McDermott: What I learned about fitness from my puppy

Scott McDermott’s weekly column about health and wellness

Fitness and health are simple. Super simple. Really. They honestly are. Fitness and health is straight forward, simple and has not changed in thousands of years in spite of what so many authors want to tell you.

If you ever want to see this in an honest, un-encumbered way, get a puppy. If I could be more like my puppy, life would be so easy and I would be crazy fit!

Our puppy is only 13 weeks old, and he already knows all of the key facts for being fit and healthy, and has zero bad habits. Well, OK, he has a few bad habits, like pooping in the middle of the dining room – we are working on that one! I also don’t recommend chewing clothing, teddy bears and lego bricks. We have learned to keep that stuff above nose height now.

Here’s what our puppy knows.

Drink water: Puppy knows that you drink water all the time, all day long. After every run, you drink water. With any meal, drink water. Many times during the day, when walking near the dish, you have some water. He never, ever complains about it being ‘just’ water. If it is kept clean and filled, he has lots. He doesn’t drink coffee, tea, milk, energy drinks or pop, just water. See? I told you, my puppy is a genius.

Exercise: Puppy understands that you exercise every single day. Period. In fact, 3 or 4 times a day. Not so much to over do it, or cause pain or damage, but definitely enough to get a workout in. Some of it slow and curious, some of it super fast, and some of it with plyometrics (jumping and tricks). Not only does this help with the next few points, but it is fun!

Eat well: We get some credit for this because we only feed our puppy the good stuff – no fillers, garbage or things dogs (or people) shouldn’t eat like artificial flavours, colours and the like. But Puppy knows that you eat often. Not too much so that you are really full (he is always hungry it seems) but enough to support a growing healthy body. He has no distractions during dinner either. Pup doesn’t watch TV or play on the phone, eating time is for eating and chewing properly, followed by a drink of water.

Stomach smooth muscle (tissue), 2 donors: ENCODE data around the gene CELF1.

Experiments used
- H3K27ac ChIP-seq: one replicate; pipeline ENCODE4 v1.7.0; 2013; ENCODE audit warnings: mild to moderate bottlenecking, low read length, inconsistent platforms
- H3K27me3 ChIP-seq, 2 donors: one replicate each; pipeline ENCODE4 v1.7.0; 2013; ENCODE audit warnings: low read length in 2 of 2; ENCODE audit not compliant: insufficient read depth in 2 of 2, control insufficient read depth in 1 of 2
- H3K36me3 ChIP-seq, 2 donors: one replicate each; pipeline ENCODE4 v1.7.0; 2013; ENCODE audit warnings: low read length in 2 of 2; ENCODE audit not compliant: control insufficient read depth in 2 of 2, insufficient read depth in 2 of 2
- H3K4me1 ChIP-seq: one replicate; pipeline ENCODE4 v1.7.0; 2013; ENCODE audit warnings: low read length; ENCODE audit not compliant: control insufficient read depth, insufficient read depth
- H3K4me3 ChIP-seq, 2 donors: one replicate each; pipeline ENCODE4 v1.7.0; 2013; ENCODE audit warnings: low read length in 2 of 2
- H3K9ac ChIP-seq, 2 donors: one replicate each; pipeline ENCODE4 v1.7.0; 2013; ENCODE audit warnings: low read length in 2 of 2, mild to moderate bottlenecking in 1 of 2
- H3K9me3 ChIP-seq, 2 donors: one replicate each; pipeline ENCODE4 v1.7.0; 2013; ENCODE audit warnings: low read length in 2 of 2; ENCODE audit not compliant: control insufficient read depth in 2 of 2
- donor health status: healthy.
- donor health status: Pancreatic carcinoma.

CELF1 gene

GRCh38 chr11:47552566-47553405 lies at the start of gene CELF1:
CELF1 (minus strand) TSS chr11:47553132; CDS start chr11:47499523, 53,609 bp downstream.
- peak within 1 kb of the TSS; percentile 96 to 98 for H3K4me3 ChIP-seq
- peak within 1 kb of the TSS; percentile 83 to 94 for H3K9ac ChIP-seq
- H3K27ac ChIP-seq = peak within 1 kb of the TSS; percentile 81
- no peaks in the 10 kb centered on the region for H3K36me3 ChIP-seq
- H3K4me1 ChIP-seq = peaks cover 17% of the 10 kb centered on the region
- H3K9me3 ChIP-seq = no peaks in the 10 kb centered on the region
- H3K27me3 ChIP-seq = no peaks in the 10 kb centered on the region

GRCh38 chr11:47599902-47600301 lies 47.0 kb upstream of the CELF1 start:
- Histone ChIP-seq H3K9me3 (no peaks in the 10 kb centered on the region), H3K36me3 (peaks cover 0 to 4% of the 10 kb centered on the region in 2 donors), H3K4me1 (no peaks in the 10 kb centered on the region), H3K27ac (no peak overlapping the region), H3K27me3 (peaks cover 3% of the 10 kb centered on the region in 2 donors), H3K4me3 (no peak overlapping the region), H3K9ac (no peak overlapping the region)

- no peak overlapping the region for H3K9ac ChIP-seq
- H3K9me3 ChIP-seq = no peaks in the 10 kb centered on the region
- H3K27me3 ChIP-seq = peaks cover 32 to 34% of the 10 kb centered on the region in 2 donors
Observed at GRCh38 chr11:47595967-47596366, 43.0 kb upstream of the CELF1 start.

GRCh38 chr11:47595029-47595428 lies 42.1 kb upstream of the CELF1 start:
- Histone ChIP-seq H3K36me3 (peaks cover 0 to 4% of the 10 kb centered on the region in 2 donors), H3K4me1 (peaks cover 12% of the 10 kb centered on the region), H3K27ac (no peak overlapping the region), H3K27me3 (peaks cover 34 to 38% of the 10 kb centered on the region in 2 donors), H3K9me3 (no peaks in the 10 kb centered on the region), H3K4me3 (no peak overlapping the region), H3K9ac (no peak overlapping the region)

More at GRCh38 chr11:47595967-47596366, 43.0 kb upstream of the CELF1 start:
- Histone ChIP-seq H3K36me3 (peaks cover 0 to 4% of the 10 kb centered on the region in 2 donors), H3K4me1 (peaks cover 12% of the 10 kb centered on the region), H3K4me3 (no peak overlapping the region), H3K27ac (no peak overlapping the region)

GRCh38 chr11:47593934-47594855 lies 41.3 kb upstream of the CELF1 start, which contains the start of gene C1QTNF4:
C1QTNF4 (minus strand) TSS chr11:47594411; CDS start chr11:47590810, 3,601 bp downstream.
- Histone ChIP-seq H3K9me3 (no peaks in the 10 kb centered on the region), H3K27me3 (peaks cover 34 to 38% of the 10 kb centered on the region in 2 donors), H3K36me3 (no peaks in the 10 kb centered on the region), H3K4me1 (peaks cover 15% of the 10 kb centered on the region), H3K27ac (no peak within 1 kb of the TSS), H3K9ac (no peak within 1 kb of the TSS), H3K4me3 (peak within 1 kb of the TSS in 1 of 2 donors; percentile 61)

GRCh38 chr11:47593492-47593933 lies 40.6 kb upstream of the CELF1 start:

Rest: Puppy has reminded us that getting to bed every night around 11, and getting up crisply at 7:30 a.m. for exercise is the way to go! After a particularly big walk, a nap is a great idea, in fact, several per day is recommended. OK, fine, he is a young puppy and as adults we don’t need quite that many naps. I don’t know about you, but if I tripled my body weight in 4 weeks, I would be tired too. Still, it applies. If you want your body to: regenerate from exercise, run optimally, heal well, avoid sickness, and support you; then enough sleep is a requirement.

Going to the bathroom is important. Puppy might be learning where to do this specifically, but he does understand that, when you gotta go, you gotta go! I know lots of people, myself included, that are often too busy to take time to pee, and just hold it – not cool. I also know people that eat poorly and as a result, hardly ever poop. Also not cool. There are lots of ways to help with that, and honestly, you need to have a good ‘movement’ every day. Puppy says 2 or 3, but we disagree on that one for humans.

Snuggle and cuddle. OK, so maybe this isn’t necessarily a fitness thing, but for sure a few hugs are great for overall health! I recommend you hug your friends, family and people who need one. It’s good medicine, it really is.

There you go!

Happy Training!

Scott

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